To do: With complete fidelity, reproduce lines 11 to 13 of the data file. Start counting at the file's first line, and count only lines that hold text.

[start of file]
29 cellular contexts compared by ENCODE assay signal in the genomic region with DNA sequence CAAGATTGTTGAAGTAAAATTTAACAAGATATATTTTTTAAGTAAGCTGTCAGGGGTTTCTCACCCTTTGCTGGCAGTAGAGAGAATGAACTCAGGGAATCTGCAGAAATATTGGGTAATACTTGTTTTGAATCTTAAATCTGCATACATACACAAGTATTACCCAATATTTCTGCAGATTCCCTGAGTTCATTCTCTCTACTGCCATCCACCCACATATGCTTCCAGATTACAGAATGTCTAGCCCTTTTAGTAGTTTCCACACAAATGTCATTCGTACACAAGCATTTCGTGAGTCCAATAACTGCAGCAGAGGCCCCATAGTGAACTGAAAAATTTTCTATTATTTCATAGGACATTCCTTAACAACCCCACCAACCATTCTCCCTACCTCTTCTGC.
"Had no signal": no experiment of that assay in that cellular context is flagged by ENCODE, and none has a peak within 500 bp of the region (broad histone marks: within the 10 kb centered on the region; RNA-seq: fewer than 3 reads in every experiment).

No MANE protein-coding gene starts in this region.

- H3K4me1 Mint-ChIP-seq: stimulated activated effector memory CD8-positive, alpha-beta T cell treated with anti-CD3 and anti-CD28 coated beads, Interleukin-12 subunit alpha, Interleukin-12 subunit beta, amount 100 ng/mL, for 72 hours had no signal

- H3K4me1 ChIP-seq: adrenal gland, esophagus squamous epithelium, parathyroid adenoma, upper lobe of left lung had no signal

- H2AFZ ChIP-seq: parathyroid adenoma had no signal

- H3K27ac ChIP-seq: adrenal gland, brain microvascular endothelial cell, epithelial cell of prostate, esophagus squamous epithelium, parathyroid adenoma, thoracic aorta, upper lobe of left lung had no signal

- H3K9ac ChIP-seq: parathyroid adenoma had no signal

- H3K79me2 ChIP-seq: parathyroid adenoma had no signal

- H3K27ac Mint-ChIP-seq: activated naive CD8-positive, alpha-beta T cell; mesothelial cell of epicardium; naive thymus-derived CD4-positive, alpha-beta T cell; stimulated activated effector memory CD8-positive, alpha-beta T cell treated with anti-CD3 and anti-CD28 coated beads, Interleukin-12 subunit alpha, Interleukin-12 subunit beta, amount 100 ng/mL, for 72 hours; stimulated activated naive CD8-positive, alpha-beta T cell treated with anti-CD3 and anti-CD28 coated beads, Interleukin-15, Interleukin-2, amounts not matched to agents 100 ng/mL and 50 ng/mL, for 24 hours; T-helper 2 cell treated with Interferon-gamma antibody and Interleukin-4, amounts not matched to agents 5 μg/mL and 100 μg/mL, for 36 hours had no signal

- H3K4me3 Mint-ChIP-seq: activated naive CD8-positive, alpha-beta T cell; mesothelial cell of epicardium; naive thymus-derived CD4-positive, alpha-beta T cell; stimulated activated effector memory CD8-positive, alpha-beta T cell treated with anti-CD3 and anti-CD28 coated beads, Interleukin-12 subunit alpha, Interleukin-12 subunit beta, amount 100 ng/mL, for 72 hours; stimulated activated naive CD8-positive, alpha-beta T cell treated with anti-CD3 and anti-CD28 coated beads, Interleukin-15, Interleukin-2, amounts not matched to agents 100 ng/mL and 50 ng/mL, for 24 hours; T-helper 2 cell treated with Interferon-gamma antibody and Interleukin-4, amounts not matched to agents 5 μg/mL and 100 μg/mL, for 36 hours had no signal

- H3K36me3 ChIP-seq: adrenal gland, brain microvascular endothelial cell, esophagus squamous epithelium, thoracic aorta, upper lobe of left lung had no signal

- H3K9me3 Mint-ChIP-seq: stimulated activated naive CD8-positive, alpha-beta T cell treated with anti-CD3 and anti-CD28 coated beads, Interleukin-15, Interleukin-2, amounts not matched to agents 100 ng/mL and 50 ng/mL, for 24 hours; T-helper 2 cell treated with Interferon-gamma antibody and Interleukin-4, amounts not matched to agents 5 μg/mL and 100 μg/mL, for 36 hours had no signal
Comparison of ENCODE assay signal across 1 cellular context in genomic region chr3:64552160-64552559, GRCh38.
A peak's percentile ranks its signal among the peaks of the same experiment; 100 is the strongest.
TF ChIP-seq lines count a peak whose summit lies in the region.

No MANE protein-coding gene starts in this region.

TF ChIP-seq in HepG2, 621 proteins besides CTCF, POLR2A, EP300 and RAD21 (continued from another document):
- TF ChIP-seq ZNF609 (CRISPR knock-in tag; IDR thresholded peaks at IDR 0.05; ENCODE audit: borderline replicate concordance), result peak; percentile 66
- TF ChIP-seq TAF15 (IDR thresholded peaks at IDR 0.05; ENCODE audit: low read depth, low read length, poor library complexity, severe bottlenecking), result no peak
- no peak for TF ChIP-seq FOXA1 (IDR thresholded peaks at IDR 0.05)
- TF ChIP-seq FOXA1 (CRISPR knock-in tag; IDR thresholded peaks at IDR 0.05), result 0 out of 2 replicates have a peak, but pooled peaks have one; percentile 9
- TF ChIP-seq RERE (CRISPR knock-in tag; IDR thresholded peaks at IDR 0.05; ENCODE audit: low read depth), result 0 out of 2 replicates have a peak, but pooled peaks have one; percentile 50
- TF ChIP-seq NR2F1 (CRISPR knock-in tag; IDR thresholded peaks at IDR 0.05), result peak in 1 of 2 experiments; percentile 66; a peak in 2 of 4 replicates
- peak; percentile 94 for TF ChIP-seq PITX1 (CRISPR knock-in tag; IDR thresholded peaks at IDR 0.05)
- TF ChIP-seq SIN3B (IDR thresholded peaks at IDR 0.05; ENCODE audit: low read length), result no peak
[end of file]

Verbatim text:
- H3K4me3 Mint-ChIP-seq: activated naive CD8-positive, alpha-beta T cell; mesothelial cell of epicardium; naive thymus-derived CD4-positive, alpha-beta T cell; stimulated activated effector memory CD8-positive, alpha-beta T cell treated with anti-CD3 and anti-CD28 coated beads, Interleukin-12 subunit alpha, Interleukin-12 subunit beta, amount 100 ng/mL, for 72 hours; stimulated activated naive CD8-positive, alpha-beta T cell treated with anti-CD3 and anti-CD28 coated beads, Interleukin-15, Interleukin-2, amounts not matched to agents 100 ng/mL and 50 ng/mL, for 24 hours; T-helper 2 cell treated with Interferon-gamma antibody and Interleukin-4, amounts not matched to agents 5 μg/mL and 100 μg/mL, for 36 hours had no signal

- H3K36me3 ChIP-seq: adrenal gland, brain microvascular endothelial cell, esophagus squamous epithelium, thoracic aorta, upper lobe of left lung had no signal

- H3K9me3 Mint-ChIP-seq: stimulated activated naive CD8-positive, alpha-beta T cell treated with anti-CD3 and anti-CD28 coated beads, Interleukin-15, Interleukin-2, amounts not matched to agents 100 ng/mL and 50 ng/mL, for 24 hours; T-helper 2 cell treated with Interferon-gamma antibody and Interleukin-4, amounts not matched to agents 5 μg/mL and 100 μg/mL, for 36 hours had no signal